One of the main reasons that we frequent the park so often (despite fighting cabin fever), is so the the chiquita can socialize. Human interaction is this crazily intricate web that takes acrobatics to navigate - and here we are, as parents, fumbling to teach it to our little ones. Mostly the playground is a good experience. Leeloo has her little clique of friends that she plays with, but she also includes anyone that is in her little 3 foot bubble. Age two is nice that way - no discrimination. Occasionally there are disagreements, someone claims a toy, or sand gets tossed in an eye, but luckily these moments pass quickly and all is forgiven easily.
Today I got a glimpse of what I hope is not the future yet to come.
The park was super busy. Every other day there is a mama exercise group that floods the playground. The whole place vibrates on these days. Leeloo was playing quietly on her own and I was letting her be independent. However, I still watch her, and all the kids that I know and love. Actually, I watch all the kids - even the ones I don't know, because they are kids, and vulnerable, and very apt to needing an adult to help with something.
I was there watching, when a situation started brewing. It was innocent. M was at the top of the slide and R jumped on the bottom, ready to climb up. A scenario that happens almost everyday - no biggie whatsoever. M's mom intervened, first asking R to let M slide down, and then when R was not compliant she tried to get M to move over to the next slide. M got upset, wondering why, if he was there first, he had to be the one to move. These boys were 4 and 4 and a half. The younger more gentle and the older definitely more assertive. Unfortunately, the scene devolved and poor M got taken away for a time out. Not because he was the one in the wrong, but because he choose not to listen to his mother after he became upset.
At this point nothing out of the ordinary had happened. R was certainly being bratty, but most kids have their turn. It wasn't until M and his mom were gone that I overheard R excitedly say to his friend (who looked like a scared deer), "Look! We got M in trouble! He'll probably have to go home! He'll probably have to go straight to his room!". These words were laced with equal parts menace and glee. It was terrible. And unacceptable. And I couldn't let it pass.
The conversation that followed went something like this:
Me: "R, that was not a nice thing to do to M. Where is your mother? We need to talk to her."
R: "No we don't! I have no mother!"
Me: (to the scared deer boy) "R is not being a good guy and his mom needs to know. Which one is she?"
R: (with intimidation) "Don't tell her! She wants to get me in trouble!"
Me: (again to deer boy) "If R was being mean to you, would you want him to stop? Would you want his mom to know?"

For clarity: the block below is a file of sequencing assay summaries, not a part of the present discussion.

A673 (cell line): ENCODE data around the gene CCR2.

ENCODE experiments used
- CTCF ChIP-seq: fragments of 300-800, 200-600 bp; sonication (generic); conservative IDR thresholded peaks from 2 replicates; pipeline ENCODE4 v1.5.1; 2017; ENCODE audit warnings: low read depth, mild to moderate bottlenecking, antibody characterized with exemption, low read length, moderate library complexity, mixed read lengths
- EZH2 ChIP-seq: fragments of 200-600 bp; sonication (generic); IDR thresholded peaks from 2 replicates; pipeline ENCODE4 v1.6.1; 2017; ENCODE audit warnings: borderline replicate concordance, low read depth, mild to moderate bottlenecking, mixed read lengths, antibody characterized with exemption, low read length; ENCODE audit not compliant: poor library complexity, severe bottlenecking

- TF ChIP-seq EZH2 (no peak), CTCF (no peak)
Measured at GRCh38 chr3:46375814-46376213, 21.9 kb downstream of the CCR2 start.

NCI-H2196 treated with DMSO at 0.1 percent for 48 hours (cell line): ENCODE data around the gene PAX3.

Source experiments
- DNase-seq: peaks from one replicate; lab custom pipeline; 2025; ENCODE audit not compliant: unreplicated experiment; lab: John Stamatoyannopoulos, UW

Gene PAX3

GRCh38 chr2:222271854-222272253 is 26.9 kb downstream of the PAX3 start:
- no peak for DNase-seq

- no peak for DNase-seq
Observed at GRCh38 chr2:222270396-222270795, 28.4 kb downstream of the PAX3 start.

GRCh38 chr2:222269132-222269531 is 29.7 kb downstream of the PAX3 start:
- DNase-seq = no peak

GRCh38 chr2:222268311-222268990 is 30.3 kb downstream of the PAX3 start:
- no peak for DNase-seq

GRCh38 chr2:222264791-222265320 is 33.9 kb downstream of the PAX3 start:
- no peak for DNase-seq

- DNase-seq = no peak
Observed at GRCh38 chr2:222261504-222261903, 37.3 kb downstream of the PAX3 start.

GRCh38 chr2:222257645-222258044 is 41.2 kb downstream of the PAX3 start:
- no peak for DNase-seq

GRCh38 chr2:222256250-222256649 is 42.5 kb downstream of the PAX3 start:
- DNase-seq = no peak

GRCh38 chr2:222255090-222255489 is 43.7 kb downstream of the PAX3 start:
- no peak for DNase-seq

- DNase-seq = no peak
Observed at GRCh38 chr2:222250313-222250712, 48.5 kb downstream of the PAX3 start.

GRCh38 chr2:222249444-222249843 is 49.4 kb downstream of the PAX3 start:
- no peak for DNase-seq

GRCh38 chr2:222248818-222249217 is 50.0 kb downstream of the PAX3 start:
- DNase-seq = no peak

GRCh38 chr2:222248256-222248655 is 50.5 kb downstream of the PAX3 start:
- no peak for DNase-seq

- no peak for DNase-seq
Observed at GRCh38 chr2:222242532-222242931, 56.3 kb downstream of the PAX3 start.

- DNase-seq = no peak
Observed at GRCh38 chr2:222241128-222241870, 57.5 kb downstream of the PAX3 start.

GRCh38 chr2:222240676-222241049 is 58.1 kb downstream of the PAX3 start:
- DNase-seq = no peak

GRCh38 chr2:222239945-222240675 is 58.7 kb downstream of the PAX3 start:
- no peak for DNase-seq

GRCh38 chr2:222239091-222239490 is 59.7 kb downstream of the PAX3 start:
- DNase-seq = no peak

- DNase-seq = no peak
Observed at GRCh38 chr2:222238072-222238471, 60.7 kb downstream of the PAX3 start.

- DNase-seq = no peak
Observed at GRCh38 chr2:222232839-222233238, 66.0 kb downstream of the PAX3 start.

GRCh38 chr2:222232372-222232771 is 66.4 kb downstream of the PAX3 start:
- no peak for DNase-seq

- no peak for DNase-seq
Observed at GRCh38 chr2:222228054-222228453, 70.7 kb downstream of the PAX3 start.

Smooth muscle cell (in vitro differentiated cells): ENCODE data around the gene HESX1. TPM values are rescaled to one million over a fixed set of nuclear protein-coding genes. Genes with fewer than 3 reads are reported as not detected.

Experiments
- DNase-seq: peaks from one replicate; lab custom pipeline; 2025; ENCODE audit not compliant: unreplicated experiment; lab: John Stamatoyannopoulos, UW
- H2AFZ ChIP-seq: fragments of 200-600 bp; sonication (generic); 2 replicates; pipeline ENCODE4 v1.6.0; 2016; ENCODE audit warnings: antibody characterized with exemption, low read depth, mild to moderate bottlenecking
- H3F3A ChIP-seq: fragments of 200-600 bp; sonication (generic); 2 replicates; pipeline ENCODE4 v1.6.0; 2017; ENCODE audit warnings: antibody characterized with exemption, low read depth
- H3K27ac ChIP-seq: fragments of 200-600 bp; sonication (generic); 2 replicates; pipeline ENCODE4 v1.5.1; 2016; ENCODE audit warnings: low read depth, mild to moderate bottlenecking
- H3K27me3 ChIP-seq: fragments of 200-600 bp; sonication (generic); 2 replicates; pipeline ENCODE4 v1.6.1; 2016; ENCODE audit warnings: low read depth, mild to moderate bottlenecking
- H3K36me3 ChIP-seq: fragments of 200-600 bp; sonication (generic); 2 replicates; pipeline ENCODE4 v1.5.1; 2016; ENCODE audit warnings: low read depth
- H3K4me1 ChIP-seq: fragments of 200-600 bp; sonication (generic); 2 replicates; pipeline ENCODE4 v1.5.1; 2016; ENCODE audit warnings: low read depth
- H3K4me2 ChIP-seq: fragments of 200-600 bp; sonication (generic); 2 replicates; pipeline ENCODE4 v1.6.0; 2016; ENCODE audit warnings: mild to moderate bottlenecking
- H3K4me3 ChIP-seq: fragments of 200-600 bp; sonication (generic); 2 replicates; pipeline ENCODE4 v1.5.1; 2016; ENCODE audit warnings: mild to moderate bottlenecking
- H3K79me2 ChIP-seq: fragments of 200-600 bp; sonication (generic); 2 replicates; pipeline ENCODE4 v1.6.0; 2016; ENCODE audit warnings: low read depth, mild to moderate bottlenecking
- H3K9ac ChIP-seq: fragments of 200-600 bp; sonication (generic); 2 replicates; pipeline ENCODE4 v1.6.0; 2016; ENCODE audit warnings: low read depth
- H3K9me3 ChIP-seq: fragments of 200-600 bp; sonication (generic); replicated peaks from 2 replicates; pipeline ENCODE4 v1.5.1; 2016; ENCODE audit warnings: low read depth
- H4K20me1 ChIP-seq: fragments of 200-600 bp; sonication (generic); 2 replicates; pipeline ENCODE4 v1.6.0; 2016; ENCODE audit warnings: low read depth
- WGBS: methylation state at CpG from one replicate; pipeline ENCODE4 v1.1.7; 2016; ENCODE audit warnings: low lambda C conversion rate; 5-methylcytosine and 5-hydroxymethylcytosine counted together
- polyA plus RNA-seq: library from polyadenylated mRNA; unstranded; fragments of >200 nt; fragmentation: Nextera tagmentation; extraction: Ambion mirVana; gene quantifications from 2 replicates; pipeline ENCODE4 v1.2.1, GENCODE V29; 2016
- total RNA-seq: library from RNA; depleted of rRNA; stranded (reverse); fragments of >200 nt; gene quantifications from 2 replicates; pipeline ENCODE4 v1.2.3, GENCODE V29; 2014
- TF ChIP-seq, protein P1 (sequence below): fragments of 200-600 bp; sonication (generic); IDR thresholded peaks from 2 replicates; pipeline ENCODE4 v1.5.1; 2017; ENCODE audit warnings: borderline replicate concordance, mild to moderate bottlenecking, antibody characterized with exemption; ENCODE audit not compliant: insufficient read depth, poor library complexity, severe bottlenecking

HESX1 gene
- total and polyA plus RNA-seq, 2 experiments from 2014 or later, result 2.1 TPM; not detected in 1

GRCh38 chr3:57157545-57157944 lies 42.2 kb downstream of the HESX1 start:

With that, the little deer boy pointed to a group of moms that were in exercise gear, talking, with their backs to the playground. I thanked him and looked at R with my most serious face, and said: "I know who your mother is now. If you play nice, I won't have to talk to her."
The playground chaos took over and I thought that was the end of it. M's mom came back (having two other children to keep tabs on) and felt guilty for essentially punishing M for being bullied. Eventually she went back over to M, who was still upset, and I overheard R saying something like: "let's go look at M in trouble!". Oh kids - they are sometimes awful!
I stepped in immediately and told the boys to leave M his space. When met with more indignation by R I went to his mom. I slipped into her circle, and didn't wait for her conversation to end before I quietly told her what happened. Immediately she yelled at R to come towards us. I calmly explained what I had told her and she demanded if it was true. He hung his head and said yes. She stood up and grabbed his arm and pulled him over to M to apologize - thanking me, while threatening him.
I felt bad for the kid. He was a bully and he totally upset me, but the outcome of the whole situation upset me more. Bullies learn their behavior. This boy is only 4 (and a half). The whole time his mother was chatting, back turned to the playground. When the little deer boy pointed her out, I watched to see if she'd turn to check in on R, but I never saw her face. R made some bad decisions, but I won't hold it against him. I will be nice (but on guard), when I see him again.
Throughout this whole scene I knew where Ripley was and that she was ok. She is my priority. Throughout my day I have to excuse myself from conversations because she requires my attention. I teach her patience, but I am also protective and interested and concerned with her well being.
At the end of it M's mom thanked me for talking to R's mother. She said that it was so hard for her to do that. I let her know that I will always be there to stand up for our kids. I am confrontational. Maybe it's the latina in me, but I will not be timid when our kids are at stake.